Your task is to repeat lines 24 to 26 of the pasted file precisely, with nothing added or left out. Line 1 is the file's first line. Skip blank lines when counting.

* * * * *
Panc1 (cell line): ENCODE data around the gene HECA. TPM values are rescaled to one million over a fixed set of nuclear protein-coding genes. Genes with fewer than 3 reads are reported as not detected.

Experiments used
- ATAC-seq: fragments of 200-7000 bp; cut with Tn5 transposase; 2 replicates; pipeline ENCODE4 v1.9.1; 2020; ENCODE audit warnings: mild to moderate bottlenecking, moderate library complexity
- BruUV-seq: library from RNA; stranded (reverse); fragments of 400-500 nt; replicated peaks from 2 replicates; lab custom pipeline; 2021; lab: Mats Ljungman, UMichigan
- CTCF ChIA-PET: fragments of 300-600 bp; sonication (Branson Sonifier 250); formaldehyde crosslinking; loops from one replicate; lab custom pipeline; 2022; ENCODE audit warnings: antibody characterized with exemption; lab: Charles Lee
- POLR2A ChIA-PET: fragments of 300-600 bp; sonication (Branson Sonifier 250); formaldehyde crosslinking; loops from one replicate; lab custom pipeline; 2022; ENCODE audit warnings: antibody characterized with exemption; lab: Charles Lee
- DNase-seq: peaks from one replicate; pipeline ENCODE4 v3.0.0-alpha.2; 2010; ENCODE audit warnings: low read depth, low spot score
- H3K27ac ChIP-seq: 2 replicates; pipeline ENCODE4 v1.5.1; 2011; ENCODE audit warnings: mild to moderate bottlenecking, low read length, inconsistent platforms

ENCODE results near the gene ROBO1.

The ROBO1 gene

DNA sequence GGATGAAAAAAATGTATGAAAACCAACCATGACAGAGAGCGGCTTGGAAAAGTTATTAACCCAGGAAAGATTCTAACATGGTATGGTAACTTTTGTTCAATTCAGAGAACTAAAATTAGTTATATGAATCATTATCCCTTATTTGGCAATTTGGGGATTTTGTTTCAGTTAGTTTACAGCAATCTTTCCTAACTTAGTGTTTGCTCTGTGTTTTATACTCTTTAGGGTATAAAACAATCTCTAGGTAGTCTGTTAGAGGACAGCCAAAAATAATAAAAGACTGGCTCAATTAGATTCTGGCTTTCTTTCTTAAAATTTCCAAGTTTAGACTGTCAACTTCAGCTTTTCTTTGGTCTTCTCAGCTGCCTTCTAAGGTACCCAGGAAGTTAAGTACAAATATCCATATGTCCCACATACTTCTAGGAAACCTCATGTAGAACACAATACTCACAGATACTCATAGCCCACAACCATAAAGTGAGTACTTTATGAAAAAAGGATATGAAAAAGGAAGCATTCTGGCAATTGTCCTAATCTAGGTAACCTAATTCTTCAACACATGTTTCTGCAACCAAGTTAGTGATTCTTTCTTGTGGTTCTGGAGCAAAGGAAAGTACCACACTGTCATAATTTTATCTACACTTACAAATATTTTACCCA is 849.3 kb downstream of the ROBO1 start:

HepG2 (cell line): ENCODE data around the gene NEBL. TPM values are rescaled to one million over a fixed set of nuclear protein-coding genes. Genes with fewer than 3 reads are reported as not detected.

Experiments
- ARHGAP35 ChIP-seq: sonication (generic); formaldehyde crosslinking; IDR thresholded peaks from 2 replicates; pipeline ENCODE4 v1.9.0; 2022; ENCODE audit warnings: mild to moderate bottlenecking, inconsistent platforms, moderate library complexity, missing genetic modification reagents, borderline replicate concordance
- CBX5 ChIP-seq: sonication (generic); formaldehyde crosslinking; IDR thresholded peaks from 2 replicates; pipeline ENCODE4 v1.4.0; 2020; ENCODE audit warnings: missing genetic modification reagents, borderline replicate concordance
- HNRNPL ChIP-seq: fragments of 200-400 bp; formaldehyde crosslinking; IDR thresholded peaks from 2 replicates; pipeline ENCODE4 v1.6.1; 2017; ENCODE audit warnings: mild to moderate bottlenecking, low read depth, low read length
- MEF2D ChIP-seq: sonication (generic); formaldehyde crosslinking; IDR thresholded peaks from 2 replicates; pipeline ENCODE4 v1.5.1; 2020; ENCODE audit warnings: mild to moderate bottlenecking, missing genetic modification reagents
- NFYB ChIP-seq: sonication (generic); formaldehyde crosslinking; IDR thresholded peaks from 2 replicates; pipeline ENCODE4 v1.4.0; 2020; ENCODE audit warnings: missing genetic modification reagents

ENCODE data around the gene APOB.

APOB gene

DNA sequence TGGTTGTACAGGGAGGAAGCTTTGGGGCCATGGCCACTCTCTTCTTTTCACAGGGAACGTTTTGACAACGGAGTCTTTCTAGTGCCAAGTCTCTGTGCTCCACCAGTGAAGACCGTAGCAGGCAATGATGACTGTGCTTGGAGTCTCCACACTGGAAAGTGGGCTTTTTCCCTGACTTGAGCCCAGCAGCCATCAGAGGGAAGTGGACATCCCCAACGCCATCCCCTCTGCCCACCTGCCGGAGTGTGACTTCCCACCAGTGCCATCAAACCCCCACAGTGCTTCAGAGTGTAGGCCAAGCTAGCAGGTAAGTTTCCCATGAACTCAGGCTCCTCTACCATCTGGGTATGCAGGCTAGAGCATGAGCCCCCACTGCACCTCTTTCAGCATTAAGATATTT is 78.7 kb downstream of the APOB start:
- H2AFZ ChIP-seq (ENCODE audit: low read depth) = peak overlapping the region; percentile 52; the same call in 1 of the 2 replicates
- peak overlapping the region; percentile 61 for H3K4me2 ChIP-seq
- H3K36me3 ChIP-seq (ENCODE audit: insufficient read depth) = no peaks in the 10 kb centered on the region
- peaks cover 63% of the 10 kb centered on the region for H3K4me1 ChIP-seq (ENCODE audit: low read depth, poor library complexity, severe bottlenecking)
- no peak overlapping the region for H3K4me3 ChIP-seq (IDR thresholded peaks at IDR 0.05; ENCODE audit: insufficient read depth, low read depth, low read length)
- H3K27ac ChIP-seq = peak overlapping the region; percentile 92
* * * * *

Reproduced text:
- H3K36me3 ChIP-seq (ENCODE audit: insufficient read depth) = no peaks in the 10 kb centered on the region
- peaks cover 63% of the 10 kb centered on the region for H3K4me1 ChIP-seq (ENCODE audit: low read depth, poor library complexity, severe bottlenecking)
- no peak overlapping the region for H3K4me3 ChIP-seq (IDR thresholded peaks at IDR 0.05; ENCODE audit: insufficient read depth, low read depth, low read length)